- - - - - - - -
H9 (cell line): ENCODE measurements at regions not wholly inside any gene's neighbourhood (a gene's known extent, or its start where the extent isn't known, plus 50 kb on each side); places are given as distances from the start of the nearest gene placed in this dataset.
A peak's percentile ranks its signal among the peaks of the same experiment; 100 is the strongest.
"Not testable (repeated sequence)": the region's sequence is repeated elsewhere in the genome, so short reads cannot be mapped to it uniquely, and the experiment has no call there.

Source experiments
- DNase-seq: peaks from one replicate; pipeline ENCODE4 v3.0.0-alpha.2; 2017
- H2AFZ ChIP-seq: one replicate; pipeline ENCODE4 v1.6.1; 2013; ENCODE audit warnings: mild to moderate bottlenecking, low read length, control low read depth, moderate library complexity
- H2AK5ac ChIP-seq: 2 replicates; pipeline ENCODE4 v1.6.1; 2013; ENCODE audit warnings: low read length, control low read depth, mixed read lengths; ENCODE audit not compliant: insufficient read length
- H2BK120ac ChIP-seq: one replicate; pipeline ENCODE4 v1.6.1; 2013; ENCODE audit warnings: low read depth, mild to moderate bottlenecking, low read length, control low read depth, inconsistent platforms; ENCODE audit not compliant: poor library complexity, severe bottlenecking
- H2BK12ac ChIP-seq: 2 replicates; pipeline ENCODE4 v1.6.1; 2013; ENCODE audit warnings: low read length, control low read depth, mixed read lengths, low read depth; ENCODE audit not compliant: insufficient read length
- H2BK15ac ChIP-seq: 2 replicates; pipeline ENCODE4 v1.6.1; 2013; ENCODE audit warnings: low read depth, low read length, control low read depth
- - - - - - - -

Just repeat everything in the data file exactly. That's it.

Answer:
H9 (cell line): ENCODE measurements at regions not wholly inside any gene's neighbourhood (a gene's known extent, or its start where the extent isn't known, plus 50 kb on each side); places are given as distances from the start of the nearest gene placed in this dataset.
A peak's percentile ranks its signal among the peaks of the same experiment; 100 is the strongest.
"Not testable (repeated sequence)": the region's sequence is repeated elsewhere in the genome, so short reads cannot be mapped to it uniquely, and the experiment has no call there.

Source experiments
- DNase-seq: peaks from one replicate; pipeline ENCODE4 v3.0.0-alpha.2; 2017
- H2AFZ ChIP-seq: one replicate; pipeline ENCODE4 v1.6.1; 2013; ENCODE audit warnings: mild to moderate bottlenecking, low read length, control low read depth, moderate library complexity
- H2AK5ac ChIP-seq: 2 replicates; pipeline ENCODE4 v1.6.1; 2013; ENCODE audit warnings: low read length, control low read depth, mixed read lengths; ENCODE audit not compliant: insufficient read length
- H2BK120ac ChIP-seq: one replicate; pipeline ENCODE4 v1.6.1; 2013; ENCODE audit warnings: low read depth, mild to moderate bottlenecking, low read length, control low read depth, inconsistent platforms; ENCODE audit not compliant: poor library complexity, severe bottlenecking
- H2BK12ac ChIP-seq: 2 replicates; pipeline ENCODE4 v1.6.1; 2013; ENCODE audit warnings: low read length, control low read depth, mixed read lengths, low read depth; ENCODE audit not compliant: insufficient read length
- H2BK15ac ChIP-seq: 2 replicates; pipeline ENCODE4 v1.6.1; 2013; ENCODE audit warnings: low read depth, low read length, control low read depth